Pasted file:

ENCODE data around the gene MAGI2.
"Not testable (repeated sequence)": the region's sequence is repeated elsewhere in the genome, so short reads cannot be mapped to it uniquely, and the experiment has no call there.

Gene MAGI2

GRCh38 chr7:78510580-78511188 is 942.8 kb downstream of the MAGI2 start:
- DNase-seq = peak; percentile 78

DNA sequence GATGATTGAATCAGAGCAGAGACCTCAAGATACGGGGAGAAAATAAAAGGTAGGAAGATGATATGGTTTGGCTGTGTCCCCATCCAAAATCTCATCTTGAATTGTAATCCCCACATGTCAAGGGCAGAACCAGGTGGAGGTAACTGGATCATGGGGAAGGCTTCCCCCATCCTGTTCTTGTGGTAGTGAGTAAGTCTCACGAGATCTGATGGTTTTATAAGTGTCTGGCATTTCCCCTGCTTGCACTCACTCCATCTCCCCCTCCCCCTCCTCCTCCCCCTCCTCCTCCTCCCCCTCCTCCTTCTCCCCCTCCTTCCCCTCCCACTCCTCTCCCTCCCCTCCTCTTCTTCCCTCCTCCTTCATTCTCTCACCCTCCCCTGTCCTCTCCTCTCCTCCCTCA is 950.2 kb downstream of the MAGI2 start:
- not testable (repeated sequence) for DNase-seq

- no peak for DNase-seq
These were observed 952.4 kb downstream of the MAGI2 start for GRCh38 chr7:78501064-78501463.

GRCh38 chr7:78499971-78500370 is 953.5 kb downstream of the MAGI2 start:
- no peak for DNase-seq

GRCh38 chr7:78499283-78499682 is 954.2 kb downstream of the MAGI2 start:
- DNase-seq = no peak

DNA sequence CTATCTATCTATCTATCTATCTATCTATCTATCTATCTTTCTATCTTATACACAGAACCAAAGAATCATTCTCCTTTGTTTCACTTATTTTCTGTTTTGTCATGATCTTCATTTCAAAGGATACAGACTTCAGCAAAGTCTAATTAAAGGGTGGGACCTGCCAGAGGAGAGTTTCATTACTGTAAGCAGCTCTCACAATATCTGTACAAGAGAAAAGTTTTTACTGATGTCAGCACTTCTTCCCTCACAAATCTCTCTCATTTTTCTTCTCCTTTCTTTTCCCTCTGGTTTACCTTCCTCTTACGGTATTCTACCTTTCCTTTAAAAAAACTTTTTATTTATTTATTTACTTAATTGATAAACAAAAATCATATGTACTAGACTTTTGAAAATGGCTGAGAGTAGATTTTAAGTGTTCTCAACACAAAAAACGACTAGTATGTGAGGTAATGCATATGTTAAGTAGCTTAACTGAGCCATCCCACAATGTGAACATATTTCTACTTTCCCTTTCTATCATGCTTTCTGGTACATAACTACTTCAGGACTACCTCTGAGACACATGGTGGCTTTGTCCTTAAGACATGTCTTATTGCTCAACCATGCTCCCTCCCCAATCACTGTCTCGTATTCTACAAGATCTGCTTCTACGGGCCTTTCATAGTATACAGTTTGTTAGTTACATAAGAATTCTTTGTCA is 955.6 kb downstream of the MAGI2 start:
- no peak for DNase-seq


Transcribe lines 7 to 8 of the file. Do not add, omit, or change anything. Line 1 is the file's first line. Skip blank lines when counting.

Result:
- not testable (repeated sequence) for DNase-seq

- no peak for DNase-seq